After the Egyptian and Indian, the Greek and Roman, the Teuton and Mongolian, the Negro is a sort of seventh son, born with a veil, and gifted with second-sight in this American world,--a world which yields him no true self-consciousness, but only lets him see himself through the revelation of the other world. It is a peculiar sensation, this double-consciousness, this sense of always looking at one's self through the eyes of others, of measuring one's soul by the tape of a world that looks on in amused contempt and pity. One ever feels his twoness,--an American, a Negro; two warring souls, two thoughts, two unreconciled strivings; two warring ideals in one dark body, whose dogged strength alone keeps it from being torn asunder.
The history of the American Negro is the history of this strife,--this longing to attain self-conscious manhood, to merge his double self into a better and truer self.
The mere fact that both HRC and BHO are BOTH candidates for the presidency, AND the first members of their respective 'identity' groups to have advanced to even this point in the national political narratives forces the continuing accounts of their success/failure inside an ambit of description to which the candidacy of McStain, for example, is exempt: he's the 87th white guy. By the miracle of 21st Century propagqanda, he's assumed to represent the WHOLE COUNTRY! Both BHO and HRC are compelled, by the very nature of the 'difference' that propels them, to STAND FOR the membership in the marginalized groups of which they are undeniably icons, FIRST, and to thereafter to prove their loyalty to the WHOLE COUNTRY.

The fact that they are both constructed of and within double consciousness will be (necessarily) turned against them if they shown to act in any way that reflects the fact that they do NOT regard themselves as un-effected by the complaints of the poor and the oppressed as any (White/male) hegemons would, and they are then and therefore shown (by the Glenn Becks of the world) as buckling to the 'special interests' whose iconic representamen they must necessarily be. So, by virtue of their membership in a disadvantaged/controlled population, they will be LESS able to act in the interests of the people whom they (in this case, coincidentally) resemble.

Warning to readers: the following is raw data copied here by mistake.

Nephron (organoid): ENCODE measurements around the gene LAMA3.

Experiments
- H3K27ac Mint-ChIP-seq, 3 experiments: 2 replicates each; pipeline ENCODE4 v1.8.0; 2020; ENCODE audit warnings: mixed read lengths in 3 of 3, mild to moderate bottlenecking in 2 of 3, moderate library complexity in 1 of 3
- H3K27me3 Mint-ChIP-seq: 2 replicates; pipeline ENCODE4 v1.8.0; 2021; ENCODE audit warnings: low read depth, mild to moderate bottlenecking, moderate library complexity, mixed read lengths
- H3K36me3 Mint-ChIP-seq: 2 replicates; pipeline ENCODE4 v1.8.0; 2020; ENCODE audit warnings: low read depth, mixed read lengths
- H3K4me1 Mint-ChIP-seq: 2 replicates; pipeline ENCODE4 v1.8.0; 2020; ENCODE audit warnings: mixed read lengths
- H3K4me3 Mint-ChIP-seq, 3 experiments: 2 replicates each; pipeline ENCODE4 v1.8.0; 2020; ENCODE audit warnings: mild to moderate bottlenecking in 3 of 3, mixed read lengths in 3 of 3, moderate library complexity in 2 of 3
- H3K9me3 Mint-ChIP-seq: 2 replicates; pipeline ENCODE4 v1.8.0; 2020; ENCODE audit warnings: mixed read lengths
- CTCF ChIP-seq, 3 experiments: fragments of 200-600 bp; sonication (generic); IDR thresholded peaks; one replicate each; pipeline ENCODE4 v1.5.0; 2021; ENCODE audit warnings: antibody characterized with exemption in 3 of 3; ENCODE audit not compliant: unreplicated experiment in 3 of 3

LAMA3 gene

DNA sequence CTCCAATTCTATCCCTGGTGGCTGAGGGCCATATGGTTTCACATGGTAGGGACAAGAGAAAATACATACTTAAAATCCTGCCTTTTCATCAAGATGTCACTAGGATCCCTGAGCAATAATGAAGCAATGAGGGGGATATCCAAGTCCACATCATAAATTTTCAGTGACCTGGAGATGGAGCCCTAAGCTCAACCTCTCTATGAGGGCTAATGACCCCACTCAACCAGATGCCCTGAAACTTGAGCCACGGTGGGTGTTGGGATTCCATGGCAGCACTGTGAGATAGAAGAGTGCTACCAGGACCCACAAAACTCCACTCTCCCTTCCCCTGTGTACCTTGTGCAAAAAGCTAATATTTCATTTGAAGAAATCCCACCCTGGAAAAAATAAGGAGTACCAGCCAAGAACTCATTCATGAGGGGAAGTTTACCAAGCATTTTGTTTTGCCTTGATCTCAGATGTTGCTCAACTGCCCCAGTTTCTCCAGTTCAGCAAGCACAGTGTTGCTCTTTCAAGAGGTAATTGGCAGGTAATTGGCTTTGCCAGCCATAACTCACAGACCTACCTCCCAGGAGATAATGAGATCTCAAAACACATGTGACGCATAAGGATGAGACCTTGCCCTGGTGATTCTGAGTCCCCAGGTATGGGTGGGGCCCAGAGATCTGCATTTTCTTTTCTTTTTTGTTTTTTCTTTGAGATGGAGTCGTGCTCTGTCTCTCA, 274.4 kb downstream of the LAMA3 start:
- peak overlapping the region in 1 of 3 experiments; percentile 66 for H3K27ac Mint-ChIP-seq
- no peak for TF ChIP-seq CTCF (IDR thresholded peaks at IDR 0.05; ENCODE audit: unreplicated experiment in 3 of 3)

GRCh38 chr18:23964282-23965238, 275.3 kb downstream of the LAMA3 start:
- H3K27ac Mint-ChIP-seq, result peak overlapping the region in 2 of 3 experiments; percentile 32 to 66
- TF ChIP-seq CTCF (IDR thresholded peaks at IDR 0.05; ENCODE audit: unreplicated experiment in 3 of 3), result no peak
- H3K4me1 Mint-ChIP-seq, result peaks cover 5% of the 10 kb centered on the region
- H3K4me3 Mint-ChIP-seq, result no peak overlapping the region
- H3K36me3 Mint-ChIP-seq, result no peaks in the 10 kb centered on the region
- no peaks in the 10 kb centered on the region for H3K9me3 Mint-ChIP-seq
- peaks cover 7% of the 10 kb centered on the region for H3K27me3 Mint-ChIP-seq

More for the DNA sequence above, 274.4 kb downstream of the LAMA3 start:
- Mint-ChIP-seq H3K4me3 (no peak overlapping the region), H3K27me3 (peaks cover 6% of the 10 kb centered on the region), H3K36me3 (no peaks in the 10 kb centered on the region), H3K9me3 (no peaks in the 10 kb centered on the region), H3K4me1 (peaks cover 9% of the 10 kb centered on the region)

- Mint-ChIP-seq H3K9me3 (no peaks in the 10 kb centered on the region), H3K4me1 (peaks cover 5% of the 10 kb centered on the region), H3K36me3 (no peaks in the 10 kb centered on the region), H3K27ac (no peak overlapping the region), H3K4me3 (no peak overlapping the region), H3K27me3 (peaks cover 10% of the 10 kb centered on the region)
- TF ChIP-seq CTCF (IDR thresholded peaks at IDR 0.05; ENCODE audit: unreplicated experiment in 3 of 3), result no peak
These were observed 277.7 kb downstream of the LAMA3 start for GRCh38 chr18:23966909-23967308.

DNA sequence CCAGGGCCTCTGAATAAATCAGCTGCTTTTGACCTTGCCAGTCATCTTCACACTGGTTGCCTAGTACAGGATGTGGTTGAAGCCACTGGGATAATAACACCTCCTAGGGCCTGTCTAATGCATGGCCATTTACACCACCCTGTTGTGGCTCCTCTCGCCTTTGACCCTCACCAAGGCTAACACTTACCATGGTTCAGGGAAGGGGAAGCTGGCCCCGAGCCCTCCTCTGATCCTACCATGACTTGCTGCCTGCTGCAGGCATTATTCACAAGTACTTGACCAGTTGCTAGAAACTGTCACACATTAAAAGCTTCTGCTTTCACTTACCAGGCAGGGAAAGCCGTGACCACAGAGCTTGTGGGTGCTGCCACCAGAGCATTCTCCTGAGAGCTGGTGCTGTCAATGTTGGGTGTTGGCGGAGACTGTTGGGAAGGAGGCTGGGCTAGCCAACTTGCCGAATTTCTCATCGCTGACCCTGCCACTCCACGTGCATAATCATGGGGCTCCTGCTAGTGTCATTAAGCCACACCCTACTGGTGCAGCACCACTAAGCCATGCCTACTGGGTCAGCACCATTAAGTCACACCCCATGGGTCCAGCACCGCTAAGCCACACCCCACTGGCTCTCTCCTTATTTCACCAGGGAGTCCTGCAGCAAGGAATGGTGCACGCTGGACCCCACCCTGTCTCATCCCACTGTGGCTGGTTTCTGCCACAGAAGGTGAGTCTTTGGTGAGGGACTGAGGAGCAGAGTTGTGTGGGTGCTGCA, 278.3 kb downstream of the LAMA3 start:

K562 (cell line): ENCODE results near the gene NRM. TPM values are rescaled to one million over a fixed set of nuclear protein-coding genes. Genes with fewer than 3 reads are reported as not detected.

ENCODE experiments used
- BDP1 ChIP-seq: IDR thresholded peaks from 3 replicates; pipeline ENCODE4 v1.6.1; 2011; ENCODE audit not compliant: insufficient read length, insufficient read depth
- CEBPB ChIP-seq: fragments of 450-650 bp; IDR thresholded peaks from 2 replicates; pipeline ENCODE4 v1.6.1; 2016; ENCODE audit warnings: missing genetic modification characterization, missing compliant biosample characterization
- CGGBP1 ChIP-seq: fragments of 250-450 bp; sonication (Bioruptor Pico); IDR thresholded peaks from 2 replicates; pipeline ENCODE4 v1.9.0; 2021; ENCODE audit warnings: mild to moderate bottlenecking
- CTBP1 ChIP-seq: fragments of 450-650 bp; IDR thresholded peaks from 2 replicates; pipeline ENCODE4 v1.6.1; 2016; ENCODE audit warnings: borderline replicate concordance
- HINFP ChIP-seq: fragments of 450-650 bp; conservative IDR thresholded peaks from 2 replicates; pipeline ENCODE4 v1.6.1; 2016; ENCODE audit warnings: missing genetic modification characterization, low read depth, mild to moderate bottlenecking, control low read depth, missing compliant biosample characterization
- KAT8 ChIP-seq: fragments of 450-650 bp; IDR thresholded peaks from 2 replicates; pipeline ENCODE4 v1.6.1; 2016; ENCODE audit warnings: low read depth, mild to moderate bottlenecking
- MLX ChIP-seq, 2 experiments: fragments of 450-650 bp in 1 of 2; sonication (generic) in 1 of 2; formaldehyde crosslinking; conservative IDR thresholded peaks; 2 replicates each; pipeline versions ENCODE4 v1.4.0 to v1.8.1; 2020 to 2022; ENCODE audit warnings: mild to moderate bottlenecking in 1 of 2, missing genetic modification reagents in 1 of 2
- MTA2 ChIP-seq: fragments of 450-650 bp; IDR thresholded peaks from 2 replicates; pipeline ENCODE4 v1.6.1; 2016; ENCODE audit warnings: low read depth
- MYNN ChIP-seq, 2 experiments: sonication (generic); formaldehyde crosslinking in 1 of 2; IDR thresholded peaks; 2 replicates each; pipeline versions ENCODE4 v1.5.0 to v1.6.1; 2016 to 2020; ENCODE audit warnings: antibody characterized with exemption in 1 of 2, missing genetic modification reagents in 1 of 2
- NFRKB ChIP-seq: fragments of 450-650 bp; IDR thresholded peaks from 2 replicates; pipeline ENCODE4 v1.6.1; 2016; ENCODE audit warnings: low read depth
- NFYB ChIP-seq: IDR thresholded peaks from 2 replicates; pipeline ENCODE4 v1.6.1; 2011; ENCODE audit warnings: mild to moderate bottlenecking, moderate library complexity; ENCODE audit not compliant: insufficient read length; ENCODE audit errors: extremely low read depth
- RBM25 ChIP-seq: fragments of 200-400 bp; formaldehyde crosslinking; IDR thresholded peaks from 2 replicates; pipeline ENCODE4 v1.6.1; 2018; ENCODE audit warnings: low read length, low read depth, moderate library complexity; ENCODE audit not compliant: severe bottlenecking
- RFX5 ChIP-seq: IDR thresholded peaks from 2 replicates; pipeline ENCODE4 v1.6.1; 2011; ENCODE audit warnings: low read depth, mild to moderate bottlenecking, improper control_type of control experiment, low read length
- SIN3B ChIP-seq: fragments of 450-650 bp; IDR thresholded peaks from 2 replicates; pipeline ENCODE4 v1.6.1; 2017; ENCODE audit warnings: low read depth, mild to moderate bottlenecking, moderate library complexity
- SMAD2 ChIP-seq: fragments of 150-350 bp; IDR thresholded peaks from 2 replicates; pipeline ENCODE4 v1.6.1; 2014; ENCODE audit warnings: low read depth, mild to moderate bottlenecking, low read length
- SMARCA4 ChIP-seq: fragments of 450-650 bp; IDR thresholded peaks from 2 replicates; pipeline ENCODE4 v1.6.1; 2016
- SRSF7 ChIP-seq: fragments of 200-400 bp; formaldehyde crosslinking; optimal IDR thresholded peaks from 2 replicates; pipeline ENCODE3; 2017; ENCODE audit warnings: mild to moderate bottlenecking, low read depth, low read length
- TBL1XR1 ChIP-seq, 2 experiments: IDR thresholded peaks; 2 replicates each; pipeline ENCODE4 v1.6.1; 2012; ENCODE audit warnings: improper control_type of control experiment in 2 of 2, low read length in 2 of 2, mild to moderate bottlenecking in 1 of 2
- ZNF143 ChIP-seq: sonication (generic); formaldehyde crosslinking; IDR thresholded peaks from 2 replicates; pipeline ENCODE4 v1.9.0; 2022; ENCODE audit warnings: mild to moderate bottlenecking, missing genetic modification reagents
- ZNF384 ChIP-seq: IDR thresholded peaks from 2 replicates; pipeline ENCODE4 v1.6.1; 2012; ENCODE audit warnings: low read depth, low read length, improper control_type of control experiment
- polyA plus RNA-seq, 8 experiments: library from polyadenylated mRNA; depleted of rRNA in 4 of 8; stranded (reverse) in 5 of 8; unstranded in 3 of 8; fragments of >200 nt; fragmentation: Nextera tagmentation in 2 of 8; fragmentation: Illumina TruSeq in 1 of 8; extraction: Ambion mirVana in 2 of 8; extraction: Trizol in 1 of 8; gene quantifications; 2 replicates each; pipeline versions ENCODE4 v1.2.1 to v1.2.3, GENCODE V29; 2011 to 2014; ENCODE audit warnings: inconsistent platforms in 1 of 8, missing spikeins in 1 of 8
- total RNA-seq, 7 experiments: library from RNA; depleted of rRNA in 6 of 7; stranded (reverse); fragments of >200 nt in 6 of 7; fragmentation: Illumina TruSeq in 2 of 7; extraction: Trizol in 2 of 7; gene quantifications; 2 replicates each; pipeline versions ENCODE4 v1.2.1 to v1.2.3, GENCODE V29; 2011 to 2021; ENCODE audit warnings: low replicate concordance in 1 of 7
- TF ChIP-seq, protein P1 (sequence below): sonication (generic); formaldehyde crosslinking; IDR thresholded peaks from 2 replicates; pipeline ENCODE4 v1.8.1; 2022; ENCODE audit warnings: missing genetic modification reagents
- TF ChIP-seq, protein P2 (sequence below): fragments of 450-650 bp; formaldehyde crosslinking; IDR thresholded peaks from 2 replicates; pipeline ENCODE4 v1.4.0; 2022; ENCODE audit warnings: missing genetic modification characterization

That make any sense?

3 comments:

BlakNo1 said...

Unfortunately, the only thing that matters is either of them is infinitely preferable to John McCain.

Mr. Pelican said...

It makes very good sense. However, whether they are marginalized or not is irrelevant. They are the choices we have, unless you want to run for prez. I'd vote for ya, but as I have suggested this before and been scoffed at, this seems unlikely, we need to choose from the two viable candidates we have. Of course, there is always a third course of action, but successful revolution seems unlikely.

notwatchingtelevision said...

I read a lot of Obama stuff and haven't seen anything about privatizing social security. He wants to raise the income caps for SS payroll taxes to keep Social Security for the next 50 years. He wants to change bankruptcy laws to make it harder for companies to back out of pension obligations and make pension savings accounts in the workplace automatic. Is that what you're talking about? Because I see his pension and savings plan proposals as separate from his plan for keeping Social Security solvent.

I get what you're saying about potential inhibitions of identity politics. But I think it's the whole identity politics thing that Obama wants to move beyond. And frankly, I think there are large numbers of of a younger generations that want to get beyond it in politics because they, themselves, already are.

My kids are in there twenties. They genuinely think all that zones of gender / tones of skin stuff is passe. They see crumbling infrastructure and no jobs. They want to build a green world and they get that it won't happen unless they help make it happen; and it won't happen unless it happens for everybody.

I do think the old world is rapidly fading . . .